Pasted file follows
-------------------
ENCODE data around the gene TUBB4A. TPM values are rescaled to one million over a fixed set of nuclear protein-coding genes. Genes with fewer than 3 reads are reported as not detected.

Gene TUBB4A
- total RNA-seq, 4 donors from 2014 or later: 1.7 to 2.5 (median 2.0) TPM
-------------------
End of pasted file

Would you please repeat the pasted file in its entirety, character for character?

ENCODE data around the gene TUBB4A. TPM values are rescaled to one million over a fixed set of nuclear protein-coding genes. Genes with fewer than 3 reads are reported as not detected.

Gene TUBB4A
- total RNA-seq, 4 donors from 2014 or later: 1.7 to 2.5 (median 2.0) TPM